Wednesday, February 27, 2008

The World Manifests Little Impatience

Today I'd like to look at the other part of Emerson's statement to Carlyle: "Yet when I go out of doors in the summer night, and see how high the stars are, I am persuaded there is time enough for all that I must do; and the good world manifests very little impatience."

Even for a writer of the stature of Emerson, just in his early 40s when he wrote that, but already with a following for his lectures and essays, the world was not clamoring for his works to be rushed to print; no demand for accelerating the process. Emerson recognized that, and seems was not troubled by it. If there was time enough for all that he must do, the readership would be there when it was done.

So with me, so with me. The world is not clamoring for my work, either. Editors are not calling; agents are not filling my inbox with urgent e-mails--indeed, they are not begging me for partial manuscripts and proposals. Jon at work may be a little impatient for me to get back to writing my baseball novel, but most likely he's being nice. My writing critique group, which I attend very rarely nowadays, may rave at my stuff and urge me to get it published, but they are hardly "the world."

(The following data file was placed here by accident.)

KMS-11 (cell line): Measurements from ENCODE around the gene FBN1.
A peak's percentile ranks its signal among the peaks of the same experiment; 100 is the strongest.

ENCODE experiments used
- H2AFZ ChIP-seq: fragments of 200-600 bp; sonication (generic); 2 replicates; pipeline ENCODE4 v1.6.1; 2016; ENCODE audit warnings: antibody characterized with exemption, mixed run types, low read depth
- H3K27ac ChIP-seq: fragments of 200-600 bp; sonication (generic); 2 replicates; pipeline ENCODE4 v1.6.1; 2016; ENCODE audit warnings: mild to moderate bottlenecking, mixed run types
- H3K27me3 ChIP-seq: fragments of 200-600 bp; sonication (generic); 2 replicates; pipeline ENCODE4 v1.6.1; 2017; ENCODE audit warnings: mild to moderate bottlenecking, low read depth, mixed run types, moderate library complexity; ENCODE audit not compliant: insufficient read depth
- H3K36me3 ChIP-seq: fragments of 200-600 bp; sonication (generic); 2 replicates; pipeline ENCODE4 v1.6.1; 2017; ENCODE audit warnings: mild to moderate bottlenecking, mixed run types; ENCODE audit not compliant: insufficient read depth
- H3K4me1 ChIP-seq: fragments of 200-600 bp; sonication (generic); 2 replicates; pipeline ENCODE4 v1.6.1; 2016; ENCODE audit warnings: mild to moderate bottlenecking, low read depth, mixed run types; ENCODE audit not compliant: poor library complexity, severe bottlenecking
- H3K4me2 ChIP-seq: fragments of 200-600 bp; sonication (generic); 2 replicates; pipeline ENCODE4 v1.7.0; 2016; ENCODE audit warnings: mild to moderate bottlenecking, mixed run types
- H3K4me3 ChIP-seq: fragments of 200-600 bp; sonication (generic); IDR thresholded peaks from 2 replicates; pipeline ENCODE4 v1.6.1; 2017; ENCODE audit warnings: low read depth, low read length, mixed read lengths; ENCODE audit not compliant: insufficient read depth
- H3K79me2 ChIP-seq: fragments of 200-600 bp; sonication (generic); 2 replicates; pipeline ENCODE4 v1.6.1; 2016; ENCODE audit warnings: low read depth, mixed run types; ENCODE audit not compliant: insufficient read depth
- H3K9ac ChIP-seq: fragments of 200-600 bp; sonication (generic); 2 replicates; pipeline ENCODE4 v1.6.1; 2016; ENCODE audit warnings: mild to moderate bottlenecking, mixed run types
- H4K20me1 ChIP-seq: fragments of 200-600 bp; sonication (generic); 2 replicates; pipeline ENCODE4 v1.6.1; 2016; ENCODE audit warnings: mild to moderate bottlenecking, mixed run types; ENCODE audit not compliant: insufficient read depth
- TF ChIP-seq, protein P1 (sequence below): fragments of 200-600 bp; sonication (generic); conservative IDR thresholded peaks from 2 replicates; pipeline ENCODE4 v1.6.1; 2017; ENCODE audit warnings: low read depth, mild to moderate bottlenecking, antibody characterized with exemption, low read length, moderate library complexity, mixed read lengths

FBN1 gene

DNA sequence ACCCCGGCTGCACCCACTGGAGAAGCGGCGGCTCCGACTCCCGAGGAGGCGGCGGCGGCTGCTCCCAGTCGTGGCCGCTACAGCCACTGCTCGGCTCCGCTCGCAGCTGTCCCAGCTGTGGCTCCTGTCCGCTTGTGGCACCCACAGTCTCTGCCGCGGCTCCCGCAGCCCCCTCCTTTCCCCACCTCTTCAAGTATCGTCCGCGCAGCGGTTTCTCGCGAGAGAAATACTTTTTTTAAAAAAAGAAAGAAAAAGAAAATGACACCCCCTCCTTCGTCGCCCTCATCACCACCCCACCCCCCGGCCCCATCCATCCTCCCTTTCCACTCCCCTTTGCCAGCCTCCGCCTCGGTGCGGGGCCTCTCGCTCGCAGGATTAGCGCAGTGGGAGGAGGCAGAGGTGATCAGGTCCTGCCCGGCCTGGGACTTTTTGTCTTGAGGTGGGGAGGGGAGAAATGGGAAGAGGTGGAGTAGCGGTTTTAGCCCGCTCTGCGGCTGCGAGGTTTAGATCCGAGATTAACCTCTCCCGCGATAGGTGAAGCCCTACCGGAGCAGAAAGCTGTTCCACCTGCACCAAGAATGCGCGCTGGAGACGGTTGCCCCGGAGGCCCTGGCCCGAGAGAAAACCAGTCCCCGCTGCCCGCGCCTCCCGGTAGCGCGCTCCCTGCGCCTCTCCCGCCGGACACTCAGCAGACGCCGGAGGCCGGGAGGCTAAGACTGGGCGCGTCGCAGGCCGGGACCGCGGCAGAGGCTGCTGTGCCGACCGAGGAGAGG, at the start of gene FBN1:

Tonight when I got home from church and took the day's mail from the mailbox, I looked up at the clear, brilliant southern sky. Orion is still fully visible, signifying plenty of the current season left. The Hunter looked just like he did when I was in Boy Scouts and learning about constellations. Forty-five years and he hasn't aged a bit. Yes, there is time enough, and the good world manifests little impatience for my work. I'll deal with it.

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